Academic journal article African Studies Review

Yoruba in Diaspora: An African Church in London

Academic journal article African Studies Review

Yoruba in Diaspora: An African Church in London

Article excerpt

Hermione Harris. Yoruba in Diaspora: An African Church in London. New York: Palgrave Macmillan, 2006. vii + 294 pp. Charts. Glossary. Notes. Bibliography. Index. $69.95. Cloth.

This is a remarkable book for two reasons. First, because it was written fully thirty-five years after the initial research started, in 1969, to be resumed only in the 1990s. Second, because the book stands out for its sensitive discussion of an important but often neglected dimension of African religiosity, namely spiritual power. This is discussed through a case study of the Cherubim and Seraphim Church in London, as founded by Nigerian immigrants in the 1960s.

The issue of spiritual power runs as a thread through the book. After an introductory chapter, the study begins with an exposition of the social conditions of young Nigerians who had originally arrived in Britain as students, and who intended to return to join the elite in their home countries. The realities of life in Europe were as little anticipated then, it appears, as they are now. It is against this background that the founding of the Cherubim and Seraphim Church in London is situated in the following chapter. In subsequent chapters various aspects of spiritual power in this particular context are explored, such as divination, revelation, possession, and prayer. Unlike many authors, Hermione Harris takes Nigerian epistemologies seriously, taking as her point of departure not existing academic theories, but the personal experiences of individual believers. Hence she explains the concepts of spiritual power as they exist in the Yoruba language and the way these are used in atadura discourse. Harris leaves ample space for believers to express their own views of both the visible and the invisible worlds and the supposed relation between the two realms, basing her subtle argument on extensive quotations from her interviewees, as well as lengthy descriptions of ritual events.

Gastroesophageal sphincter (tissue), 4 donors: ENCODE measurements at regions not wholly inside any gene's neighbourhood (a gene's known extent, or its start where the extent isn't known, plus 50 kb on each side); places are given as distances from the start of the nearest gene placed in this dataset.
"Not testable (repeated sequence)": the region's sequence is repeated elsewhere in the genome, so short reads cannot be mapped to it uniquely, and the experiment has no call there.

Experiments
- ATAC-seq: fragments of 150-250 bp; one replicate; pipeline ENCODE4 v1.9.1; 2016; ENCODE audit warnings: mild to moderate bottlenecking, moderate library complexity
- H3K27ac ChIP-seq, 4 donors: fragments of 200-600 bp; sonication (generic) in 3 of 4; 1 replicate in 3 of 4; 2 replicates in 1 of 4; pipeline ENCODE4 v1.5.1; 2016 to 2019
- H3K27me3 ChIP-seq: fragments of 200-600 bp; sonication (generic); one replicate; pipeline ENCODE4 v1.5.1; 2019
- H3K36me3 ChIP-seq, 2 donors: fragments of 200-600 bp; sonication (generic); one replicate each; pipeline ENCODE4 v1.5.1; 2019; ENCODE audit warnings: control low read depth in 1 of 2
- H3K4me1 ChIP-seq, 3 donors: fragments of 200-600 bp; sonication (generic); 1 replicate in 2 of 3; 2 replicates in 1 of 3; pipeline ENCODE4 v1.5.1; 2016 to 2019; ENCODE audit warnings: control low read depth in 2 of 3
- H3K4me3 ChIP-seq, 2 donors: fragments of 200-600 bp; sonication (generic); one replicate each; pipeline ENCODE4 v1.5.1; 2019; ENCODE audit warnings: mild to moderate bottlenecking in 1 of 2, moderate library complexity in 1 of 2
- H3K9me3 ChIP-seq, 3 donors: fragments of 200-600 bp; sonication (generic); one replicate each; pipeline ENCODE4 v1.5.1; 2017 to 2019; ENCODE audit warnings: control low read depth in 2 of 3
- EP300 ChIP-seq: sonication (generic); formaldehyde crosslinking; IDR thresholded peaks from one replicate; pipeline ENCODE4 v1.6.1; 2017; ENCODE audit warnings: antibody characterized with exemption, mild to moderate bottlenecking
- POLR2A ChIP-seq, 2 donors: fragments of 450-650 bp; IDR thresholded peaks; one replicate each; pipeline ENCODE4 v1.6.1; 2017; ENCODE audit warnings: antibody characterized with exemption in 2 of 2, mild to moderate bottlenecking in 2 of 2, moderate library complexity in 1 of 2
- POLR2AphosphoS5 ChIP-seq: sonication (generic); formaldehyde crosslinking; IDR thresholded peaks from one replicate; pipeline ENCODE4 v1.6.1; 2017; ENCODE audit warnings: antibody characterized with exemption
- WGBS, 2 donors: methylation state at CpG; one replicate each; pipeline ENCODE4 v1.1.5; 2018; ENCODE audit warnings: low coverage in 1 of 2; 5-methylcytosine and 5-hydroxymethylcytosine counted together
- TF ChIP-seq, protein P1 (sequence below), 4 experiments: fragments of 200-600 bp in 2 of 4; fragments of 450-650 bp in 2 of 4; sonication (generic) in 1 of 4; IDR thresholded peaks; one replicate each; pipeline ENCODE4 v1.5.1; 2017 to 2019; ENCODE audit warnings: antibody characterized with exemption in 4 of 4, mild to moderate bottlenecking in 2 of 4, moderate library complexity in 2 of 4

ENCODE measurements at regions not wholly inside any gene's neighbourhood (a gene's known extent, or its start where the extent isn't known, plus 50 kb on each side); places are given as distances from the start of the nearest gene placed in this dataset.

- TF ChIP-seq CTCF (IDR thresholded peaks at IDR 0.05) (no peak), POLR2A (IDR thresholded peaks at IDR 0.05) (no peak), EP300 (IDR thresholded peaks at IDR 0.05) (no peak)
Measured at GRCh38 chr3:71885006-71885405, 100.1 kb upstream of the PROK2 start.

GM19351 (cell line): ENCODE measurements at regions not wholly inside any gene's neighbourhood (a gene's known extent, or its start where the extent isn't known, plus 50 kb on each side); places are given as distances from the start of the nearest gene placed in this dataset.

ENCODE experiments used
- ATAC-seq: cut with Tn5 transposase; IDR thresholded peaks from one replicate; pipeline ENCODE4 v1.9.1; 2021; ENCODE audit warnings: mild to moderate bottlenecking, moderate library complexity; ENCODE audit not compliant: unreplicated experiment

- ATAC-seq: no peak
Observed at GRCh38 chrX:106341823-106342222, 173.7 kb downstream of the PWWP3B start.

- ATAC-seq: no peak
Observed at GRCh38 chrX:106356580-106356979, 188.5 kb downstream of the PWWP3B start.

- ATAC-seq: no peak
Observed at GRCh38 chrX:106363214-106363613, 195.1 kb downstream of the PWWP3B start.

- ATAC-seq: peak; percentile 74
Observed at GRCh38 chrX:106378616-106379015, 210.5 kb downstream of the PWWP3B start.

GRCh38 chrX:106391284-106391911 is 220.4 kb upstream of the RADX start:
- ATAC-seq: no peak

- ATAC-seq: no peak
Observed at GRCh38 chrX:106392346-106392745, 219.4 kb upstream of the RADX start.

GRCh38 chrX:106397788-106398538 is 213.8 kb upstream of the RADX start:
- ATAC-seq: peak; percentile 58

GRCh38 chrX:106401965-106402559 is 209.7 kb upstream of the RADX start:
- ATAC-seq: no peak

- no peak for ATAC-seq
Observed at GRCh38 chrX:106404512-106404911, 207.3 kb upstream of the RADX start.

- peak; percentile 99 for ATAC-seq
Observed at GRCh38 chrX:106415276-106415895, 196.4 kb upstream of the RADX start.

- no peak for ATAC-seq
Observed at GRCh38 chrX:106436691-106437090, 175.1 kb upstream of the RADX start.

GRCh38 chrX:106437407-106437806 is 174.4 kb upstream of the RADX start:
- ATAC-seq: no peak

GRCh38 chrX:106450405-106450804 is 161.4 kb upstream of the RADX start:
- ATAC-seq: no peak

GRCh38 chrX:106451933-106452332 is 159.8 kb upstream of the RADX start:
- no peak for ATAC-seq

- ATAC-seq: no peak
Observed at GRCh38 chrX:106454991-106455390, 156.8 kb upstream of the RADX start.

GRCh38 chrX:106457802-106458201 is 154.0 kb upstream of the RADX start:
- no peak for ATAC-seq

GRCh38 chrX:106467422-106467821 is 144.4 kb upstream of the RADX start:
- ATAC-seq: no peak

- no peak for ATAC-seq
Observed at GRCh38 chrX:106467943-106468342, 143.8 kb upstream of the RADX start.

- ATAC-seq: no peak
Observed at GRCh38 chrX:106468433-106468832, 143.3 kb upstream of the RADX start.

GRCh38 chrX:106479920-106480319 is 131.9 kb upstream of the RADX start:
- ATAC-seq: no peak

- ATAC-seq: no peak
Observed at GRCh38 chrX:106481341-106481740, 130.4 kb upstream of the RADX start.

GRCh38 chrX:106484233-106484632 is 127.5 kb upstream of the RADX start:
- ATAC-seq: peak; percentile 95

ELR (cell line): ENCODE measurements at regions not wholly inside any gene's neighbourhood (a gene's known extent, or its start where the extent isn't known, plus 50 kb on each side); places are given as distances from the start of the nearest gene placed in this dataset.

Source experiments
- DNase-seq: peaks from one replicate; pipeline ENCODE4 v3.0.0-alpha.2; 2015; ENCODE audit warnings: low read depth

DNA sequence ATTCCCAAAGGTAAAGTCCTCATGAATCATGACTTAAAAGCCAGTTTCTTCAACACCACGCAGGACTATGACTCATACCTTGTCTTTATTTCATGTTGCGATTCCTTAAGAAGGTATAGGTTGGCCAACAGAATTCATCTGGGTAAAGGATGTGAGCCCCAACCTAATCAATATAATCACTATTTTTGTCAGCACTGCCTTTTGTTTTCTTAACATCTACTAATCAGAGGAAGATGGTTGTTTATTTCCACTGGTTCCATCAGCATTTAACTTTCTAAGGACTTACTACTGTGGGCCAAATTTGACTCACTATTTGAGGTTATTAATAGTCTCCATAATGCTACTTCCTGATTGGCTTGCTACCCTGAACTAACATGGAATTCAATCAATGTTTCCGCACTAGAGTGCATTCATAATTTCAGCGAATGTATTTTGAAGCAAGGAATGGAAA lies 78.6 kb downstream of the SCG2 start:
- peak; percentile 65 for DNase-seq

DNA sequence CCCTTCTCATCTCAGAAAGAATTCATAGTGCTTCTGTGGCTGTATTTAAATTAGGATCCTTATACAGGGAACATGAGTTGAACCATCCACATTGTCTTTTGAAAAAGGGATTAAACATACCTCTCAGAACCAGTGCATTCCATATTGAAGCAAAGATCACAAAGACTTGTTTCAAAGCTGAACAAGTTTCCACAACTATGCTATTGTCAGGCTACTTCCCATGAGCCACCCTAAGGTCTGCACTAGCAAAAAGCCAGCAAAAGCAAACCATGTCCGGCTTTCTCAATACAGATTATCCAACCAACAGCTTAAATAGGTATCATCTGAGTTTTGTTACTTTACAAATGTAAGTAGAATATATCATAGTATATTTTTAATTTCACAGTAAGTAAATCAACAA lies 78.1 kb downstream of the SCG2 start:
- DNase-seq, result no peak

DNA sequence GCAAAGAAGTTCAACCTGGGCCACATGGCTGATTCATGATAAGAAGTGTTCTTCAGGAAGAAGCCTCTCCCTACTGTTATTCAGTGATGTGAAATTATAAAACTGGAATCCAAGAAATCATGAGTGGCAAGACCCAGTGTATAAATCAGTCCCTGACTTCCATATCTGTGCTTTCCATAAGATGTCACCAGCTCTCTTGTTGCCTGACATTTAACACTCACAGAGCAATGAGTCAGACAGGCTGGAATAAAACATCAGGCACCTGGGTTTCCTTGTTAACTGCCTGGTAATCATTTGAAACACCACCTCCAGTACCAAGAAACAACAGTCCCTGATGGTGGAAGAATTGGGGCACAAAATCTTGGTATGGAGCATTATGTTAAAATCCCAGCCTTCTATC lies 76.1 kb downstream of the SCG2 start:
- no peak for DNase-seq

The dynamic character of spiritual power is thus an important characteristic of the Cherubim and Seraphim Church that is highlighted in Harris's approach. This dynamism is also shown by the way in which spiritual power has been transformed over time and distance, in the physical move from Nigeria to Britain. …

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